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That is not what we are here to discuss and it is not an issue.
Removing the ban on the use of agency workers to break strike action—that ban was introduced by a Tory Government, no less, in 1973—is a dangerous precedent that would undermine the rights of all workers. I fear that, if bad employers are able to use low-paid temporary workers to break strike action, that could lead to a new era of protracted industrial ill health. Bad employers would most certainly use that provision to push down pay and terms and conditions. We should also acknowledge the unacceptable position that many agency workers who are desperate for work will be placed in when they are pressurised by agencies to accept work in those most stressful of situations.
There are concerns that the use of agency workers could have an impact on the quality of public services and on health and safety. Would it really be acceptable, for example, for a business to break strike action with less-qualified temporary workers in heavy jobs where the safety of that worker and the wider public could be put at risk? We in the Parliament should be making it clear that we respect the right to strike—that should be a fundamental right in all democratic societies—and that we do not want devolved public bodies in Scotland to use agency workers to undermine industrial action for the reasons that I have outlined. We should also do all that we can to defend trade union facility time and check-off arrangements.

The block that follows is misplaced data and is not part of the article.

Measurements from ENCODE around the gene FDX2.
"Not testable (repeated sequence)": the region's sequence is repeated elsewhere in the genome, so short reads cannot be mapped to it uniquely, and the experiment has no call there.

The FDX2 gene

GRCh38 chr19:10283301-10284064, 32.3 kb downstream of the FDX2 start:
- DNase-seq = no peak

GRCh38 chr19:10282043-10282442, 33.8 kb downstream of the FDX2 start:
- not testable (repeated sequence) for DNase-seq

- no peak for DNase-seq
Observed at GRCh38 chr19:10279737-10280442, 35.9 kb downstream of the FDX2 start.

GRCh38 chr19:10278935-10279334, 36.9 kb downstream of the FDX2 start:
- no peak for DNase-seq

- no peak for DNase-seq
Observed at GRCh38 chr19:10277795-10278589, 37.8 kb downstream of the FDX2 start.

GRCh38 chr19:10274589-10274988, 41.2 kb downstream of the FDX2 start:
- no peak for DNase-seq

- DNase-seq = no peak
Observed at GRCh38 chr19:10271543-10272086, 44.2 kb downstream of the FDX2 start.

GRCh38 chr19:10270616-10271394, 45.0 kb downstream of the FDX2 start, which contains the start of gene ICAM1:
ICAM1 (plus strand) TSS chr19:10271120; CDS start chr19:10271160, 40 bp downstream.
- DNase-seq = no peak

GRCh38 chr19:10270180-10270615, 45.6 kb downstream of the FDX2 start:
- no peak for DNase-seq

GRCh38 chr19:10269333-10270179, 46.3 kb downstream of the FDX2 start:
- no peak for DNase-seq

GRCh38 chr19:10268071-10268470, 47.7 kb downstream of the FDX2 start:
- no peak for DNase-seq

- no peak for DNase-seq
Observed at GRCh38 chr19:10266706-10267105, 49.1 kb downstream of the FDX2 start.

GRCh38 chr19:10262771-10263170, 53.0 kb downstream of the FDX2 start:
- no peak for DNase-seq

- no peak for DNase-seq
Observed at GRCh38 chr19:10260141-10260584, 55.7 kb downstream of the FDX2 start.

The Tories always omit two key points in all their rhetoric about those matters. Trade union facility time is not, as the Tories would have us believe, a costly burden on employers that provides no benefits. The reality is very different. Facility time is already tightly defined. It includes undertaking duties, such as negotiating with employers and representing members—duties that I am sure all of us in this chamber would expect trade unions to carry out. In enabling the carrying out those duties, facility time provides a substantive benefit to employers by reducing work-related illness, stress and injury. It saves employers and the Exchequer money by reducing employment tribunal cases; it helps employers retain staff, saving them money on recruitment and training.
Let us be clear that check-off is not free. Local authorities, for example, charge trade unions an administrative fee for check-off arrangements. In recent years, as local government cuts have taken their toll, many local authorities, including those where the Conservatives are in power—South Ayrshire for example—have raised the check-off fees.
We on these benches have always acknowledged the importance of trade unions. We know that in workplaces with trade union recognition workers benefit from better pay and terms and conditions and, as I have just said, employers can benefit from good industrial relations. We believe in the key trade union value of solidarity and the principle of united we stand, divided we fall.
Members on these benches will do everything that we can to oppose the bill and to protect the right of trade unions to represent their members. Labour councils across Scotland have taken decisive action against the bill and have pledged not to co-operate with it. The councils have pledged not to implement the changes to check-off and facility time arrangements; they will also not use agency workers to undermine strike action.